Monday, January 4, 2010

Brokers crib their way to office for 9 am start



MUMBAI: The hectic parleys of the broking community with the National Stock Exchange and the Bombay Stock Exchange in a bid to get them to defer
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the decision to start trading early didn't bear fruits.

The new year kicked off with new timings for the stock markets -- a 9 am start.

While bigger brokerage firms managed to bring round recalcitrant staffers by deciding to work in shifts, it was a struggle at smaller ones, with most scrambling for officers to man the terminals. While some firms arranged for food packets to be distributed among their staff, one had pick-up vehicles.

Kapil Mokashi, assistant manager at broking firm Sharekhan, said, "Though Sebi's decision to start the markets an hour early didn't come as a surprise, it did require some serious adjustment to schedules on our part. Since most of us live in far off places like Kalyan, Dombivli and Thane, commuting early is a difficult task."

The first-day first-show trade wasn't such a big hit, with brokerage firms recording no substantial increase in volumes. Emotions, though, ran high. "This will only lead to more headaches and stress and more heart-attacks. Real volumes will not increase, only speculative volumes will go up, which is not desirable," Himesh Bhatt, a seasoned broker, said.

While some dealers complained about leaving their homes at 6.30 am in a bid to ensure that they were at office in time for the early trade, other managers went to the extent of arranging lunch packets for their staffers. "Some of our staffers live in Dombivli," explained Mahendra Shah, proprietor of a brokerage house near CST. "They had to be at their terminal by 8.30 am. For that, they had to leave their homes by 7 am.
It's no time to be thinking of food."

Brokers of mid-sized and large brokerages who spoke to TOI said they would be working in three shifts from 6 am onwards. A trader with ICICI Securities said the office had arranged for pick-up vehicles for its employees.

But everyone didn't think alike. Dharmesh Mehta, head of equities at Enam Securities, said, "I see no logic in it (early trading) as there is no incremental benefit. Broking houses cannot increase their staff strength for one hour's extra trading session. We tried our best to oppose the move, but the stock exchanges have gone ahead." Even though staffers were allowed to leave by 5.30 pm at Enam, Mehta was sceptical if it would be possible in future given the pace at which work proceeds at brokerages.

Vikas Khemani, head of institutional equities at Edelweiss, said the move was meant to align Indian markets with global ones, but added, "I am of a belief that the volume is not going to go up because of the early trading." On a lighter note, Khemani said the early start shouldn't be a problem for those who had resolved to wake up an hour early this year. Stating that his firm would have two shifts, he said, "There are reasons which are rewarding enough for people to get motivated to come in early and put in extra work."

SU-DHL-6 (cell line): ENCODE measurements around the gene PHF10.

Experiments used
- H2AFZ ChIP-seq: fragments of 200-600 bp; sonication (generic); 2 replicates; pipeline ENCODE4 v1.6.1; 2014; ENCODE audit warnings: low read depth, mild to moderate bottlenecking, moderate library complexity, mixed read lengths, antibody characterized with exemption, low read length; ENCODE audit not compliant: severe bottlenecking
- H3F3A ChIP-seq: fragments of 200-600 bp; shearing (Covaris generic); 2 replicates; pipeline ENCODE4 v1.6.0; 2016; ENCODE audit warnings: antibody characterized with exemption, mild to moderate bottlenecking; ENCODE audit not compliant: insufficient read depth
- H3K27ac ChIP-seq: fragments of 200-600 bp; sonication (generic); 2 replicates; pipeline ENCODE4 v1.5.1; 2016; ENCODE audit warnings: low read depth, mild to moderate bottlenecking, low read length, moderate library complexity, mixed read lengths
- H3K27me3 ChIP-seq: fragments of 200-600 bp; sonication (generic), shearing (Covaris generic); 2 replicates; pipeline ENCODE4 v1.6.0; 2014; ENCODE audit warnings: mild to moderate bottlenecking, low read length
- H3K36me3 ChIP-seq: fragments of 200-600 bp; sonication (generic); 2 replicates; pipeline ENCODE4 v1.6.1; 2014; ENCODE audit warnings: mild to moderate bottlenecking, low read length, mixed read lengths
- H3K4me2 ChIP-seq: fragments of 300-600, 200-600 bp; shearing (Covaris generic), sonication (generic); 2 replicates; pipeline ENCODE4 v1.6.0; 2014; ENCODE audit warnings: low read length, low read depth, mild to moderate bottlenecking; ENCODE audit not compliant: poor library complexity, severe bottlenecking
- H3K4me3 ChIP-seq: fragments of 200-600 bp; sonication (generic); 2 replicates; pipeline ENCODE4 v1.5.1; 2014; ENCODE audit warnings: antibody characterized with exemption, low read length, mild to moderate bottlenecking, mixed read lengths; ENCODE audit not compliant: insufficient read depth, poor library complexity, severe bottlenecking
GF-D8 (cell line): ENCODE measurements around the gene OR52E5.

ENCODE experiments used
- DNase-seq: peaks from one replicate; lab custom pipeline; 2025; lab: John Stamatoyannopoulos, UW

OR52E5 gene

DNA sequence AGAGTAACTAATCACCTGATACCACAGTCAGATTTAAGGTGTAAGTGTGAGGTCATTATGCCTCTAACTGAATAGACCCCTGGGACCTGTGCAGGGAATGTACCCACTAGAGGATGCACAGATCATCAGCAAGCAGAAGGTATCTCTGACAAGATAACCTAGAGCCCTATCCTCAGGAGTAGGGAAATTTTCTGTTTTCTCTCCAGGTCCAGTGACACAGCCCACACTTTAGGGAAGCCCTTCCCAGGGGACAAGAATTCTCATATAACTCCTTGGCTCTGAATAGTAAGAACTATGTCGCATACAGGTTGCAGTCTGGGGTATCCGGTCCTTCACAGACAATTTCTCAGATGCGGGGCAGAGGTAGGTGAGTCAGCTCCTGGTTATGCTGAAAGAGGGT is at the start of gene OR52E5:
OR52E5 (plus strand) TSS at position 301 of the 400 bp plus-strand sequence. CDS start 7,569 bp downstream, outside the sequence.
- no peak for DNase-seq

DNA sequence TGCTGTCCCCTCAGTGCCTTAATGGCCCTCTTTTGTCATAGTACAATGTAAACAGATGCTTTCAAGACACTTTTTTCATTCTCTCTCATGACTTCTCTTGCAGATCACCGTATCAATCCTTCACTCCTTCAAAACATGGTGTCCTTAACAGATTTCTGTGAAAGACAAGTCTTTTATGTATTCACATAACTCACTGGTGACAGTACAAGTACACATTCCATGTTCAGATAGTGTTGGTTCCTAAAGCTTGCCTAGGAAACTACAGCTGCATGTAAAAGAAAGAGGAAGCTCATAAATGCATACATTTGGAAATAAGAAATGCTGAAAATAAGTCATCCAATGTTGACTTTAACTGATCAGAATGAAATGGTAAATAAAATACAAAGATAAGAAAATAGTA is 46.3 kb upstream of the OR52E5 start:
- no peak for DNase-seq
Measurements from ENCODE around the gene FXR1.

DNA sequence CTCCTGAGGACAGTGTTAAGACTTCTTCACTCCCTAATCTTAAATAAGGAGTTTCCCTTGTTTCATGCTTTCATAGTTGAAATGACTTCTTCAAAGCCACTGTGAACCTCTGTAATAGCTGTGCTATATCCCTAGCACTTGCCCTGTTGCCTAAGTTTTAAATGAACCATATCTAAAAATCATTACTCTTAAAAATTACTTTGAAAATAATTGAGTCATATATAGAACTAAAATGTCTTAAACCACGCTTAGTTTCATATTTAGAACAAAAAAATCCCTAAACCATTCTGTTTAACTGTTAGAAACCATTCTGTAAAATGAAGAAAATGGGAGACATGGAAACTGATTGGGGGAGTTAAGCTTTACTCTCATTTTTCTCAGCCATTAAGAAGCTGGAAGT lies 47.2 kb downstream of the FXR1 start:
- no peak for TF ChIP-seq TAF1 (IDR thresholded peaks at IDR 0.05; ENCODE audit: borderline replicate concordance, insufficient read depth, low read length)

According to Sharekhan's Kapil Mokashi, with the markets currently having a bullish undertone, the new timings (9 am to 3.30 pm) wouldn't be very tedious. "But the real test of patience will come when we are trapped in a narrow range market with little movement through the day. Whether this was needed is still a debatable issue, but for the moment it will take us some time to imbibe this new schedule into our routine," he said.

Interestingly, the BSE Brokers' Forum had conducted a survey on the extended trading hours. It showed that 80% of those polled were against the new timings, with only 20% saying that it would not be cumbersome.

"Trading members clearly do not welcome the change as they see no benefit to the Indian capital market in terms of volumes of the Asian market or even to get an early trend of the US markets," Uttam Bagri, secretary of the BSE Brokers' Forum, said. The majority of the brokers polled also replied in the negative when asked if the change would see an increase in revenue vis-a-vis the rise in the costs.

Giving the issue a new angle, Sushil Agarwal, CFO, Aditya Birla Nuvo, said, "It might improve the traffic situation in Mumbai as a good amount of traffic will start early rather than everyone starting at the same peak time hour."

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